• 1 (14-ounce) can Eagle Brand sweetened condensed milk (NOT evaporated milk)
  • Reserved candied fruit, for garnish, optional
  • Pecan halves, for garnish, optional

Preheat oven to 300 degrees F. Spray 5 mini loaf pans with non-stick Baker's Joy spray; set aside In a large bowl, mix together the flour, nuts and candied fruit. Mix together the eggs, mincemeat, sweetened condensed milk; add to the flour. Pour batter into prepared pans.

Bake at 300 degrees F for about 45 to 50 minutes, or until a wooden pick inserted into the center, comes out clean. Let cool. Garnish with additional sliced candied fruit and/or pecan halves.

Makes 5 mini loaves

Note: To substitute condensed mincemeat for ready-to-use mincemeat, crumble 2 (9-ounce) packages None Such Condensed Mincemeat into small saucepan; add 1-1/2 cups water. Boil briskly 1 minute. Cool. Proceed as recipe directs.

Variations (all are baked at 300 degrees F):

Bundt Fruitcake: Generously butter and flour a 10-inch bundt pan; turn batter into pan. Bake for 1 hour and 45 to 50 minutes.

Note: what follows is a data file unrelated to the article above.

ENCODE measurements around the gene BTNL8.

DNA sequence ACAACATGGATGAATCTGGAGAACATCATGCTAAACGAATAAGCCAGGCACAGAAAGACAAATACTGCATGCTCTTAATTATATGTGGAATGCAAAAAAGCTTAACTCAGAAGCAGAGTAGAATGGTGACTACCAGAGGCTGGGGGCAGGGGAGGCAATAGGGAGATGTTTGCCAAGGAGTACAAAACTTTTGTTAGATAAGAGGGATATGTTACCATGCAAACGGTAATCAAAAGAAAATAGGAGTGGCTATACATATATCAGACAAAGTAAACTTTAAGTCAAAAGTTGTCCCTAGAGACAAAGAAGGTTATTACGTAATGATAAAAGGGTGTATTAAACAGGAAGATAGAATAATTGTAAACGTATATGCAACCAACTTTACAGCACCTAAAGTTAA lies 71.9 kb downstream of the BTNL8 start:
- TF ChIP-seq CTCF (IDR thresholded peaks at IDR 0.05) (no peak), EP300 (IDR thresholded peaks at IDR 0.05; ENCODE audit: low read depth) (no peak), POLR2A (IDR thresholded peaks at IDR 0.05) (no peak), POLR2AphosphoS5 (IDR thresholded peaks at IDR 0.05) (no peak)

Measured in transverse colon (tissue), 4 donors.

Fruitcake Bars: Butter a 15x10-inch jellyroll pan; spread batter evenly in pan. Bake 40 top 45 minutes. Cool. Glaze if desired. Makes about 4 dozen bars.

Fruitcake-in-a-Can: Butter three 1-pound coffee cans; fill each can with about 2-2/3 cups batter. Bake 1 hour and 20 to 25 minutes. Can also butter eight (10 3/4-ounce) soup cans; fill each with 1 cup batter. Bake 50 to 55 minutes.

Chocolate Fruitcake: Prepare fruitcake batter as above, adding 3 (1-ounce) squares unsweetened chocolate, melted. For glaze, melt 3 (1-ounce) squares semi-sweet chocolate with 2 tablespoons margarine or butter. Spoon over fruitcake.

Fruitcake Cookies: Drop by rounded tablespoonfuls, 2 inches apart onto buttered baking sheets or parchment paper. Bake 15 to 18 minutes. Makes about 5-1/2 dozen cookies.


Original 1960 None Such Fruitcake Recipe
From the Kitchen of Deep South Dish

  • 2-1/2 cups unsifted all purpose flour
  • 1 teaspoon baking soda
  • 2 eggs, slightly beaten
  • 1 (27-ounce) jar of None Such Brand Ready-to-Use Mincemeat (Classic Original or Brandy and Rum)
  • 1 (14-ounce) can Eagle Brand sweetened condensed milk (NOT evaporated milk)
  • 2 cups (1 pound) mixed candied fruit
  • 1 cup coarsely chopped nuts

Preheat oven to 300 degrees F. Grease and flour 10-inch Bundt pan. Combine flour and baking soda; set aside. In large bowl, combine remaining ingredients; blend in dry ingredients. Pour batter into prepared pan. Bake at 300 degrees for 1 hour and 45 to 50 minutes, or until wooden pick comes out clean. Cool 15 minutes. Turn out of pan. Garnish as desired.


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©Deep South Dish